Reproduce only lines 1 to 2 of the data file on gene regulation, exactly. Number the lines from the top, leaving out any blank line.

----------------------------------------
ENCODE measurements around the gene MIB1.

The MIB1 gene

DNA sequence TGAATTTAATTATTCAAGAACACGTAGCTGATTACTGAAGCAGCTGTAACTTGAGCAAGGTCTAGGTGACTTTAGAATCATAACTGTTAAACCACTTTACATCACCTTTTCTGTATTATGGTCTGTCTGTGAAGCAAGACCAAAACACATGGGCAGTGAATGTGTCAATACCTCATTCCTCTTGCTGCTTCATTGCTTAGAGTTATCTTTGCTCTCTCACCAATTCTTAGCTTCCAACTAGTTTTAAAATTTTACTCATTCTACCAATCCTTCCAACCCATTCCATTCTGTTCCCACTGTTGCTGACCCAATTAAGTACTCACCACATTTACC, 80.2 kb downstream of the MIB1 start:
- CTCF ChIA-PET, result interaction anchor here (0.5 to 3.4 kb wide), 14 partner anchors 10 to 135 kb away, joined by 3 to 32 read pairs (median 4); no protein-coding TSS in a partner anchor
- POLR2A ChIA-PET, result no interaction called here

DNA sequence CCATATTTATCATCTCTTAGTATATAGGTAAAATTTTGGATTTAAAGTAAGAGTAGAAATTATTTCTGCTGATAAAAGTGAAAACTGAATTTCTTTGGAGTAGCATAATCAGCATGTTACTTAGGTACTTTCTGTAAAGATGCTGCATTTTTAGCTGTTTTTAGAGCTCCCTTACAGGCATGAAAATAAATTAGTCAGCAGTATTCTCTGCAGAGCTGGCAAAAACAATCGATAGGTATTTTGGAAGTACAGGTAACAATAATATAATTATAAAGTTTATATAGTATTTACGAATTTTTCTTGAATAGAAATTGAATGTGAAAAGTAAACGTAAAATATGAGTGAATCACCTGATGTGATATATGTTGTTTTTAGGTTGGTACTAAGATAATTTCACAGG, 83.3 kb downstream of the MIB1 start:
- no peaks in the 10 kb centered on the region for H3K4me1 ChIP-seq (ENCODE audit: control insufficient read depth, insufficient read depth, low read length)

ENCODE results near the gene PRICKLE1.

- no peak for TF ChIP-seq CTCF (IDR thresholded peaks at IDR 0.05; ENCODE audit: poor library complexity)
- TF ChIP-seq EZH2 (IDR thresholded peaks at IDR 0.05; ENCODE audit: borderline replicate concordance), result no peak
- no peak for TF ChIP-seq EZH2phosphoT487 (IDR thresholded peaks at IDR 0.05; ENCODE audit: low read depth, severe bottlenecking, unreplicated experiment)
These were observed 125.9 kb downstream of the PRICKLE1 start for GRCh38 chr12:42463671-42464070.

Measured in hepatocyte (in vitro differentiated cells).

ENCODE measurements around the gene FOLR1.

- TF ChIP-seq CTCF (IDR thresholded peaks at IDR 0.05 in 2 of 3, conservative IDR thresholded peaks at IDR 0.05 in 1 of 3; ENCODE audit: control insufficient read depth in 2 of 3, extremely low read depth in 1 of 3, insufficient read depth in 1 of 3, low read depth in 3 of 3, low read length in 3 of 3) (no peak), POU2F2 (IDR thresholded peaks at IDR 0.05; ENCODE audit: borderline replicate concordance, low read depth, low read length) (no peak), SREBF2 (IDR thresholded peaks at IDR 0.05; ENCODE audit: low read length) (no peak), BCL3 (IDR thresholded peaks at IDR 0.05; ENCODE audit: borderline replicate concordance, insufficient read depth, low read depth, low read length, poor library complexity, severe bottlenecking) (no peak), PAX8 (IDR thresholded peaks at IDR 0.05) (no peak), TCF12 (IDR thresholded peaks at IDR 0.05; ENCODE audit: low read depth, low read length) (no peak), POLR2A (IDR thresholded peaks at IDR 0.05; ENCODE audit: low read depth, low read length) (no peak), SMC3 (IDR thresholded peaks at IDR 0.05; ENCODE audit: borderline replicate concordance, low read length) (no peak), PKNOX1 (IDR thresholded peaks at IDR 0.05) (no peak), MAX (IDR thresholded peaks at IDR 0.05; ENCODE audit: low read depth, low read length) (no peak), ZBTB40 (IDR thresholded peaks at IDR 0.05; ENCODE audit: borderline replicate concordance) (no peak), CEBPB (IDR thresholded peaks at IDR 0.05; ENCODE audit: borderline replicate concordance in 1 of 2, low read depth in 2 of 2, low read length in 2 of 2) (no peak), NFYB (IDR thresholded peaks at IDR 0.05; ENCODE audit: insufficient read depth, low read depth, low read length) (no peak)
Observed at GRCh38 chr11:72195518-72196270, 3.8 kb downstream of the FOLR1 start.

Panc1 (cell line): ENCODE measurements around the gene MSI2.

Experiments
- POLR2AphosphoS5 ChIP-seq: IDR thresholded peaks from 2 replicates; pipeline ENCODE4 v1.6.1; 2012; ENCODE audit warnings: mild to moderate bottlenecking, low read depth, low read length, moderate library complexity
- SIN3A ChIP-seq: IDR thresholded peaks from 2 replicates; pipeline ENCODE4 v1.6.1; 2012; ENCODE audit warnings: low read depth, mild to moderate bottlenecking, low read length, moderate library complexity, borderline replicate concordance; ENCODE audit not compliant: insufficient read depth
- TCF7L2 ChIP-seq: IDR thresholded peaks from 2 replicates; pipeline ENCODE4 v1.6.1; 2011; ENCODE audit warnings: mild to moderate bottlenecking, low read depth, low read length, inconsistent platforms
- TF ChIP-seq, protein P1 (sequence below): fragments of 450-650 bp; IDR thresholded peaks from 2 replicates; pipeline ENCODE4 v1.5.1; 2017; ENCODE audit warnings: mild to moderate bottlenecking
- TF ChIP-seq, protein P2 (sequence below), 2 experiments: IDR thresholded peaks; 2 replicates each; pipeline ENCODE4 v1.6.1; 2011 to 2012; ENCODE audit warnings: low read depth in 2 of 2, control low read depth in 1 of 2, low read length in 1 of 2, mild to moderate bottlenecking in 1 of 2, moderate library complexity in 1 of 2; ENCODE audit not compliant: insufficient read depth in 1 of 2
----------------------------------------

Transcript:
ENCODE measurements around the gene MIB1.

The MIB1 gene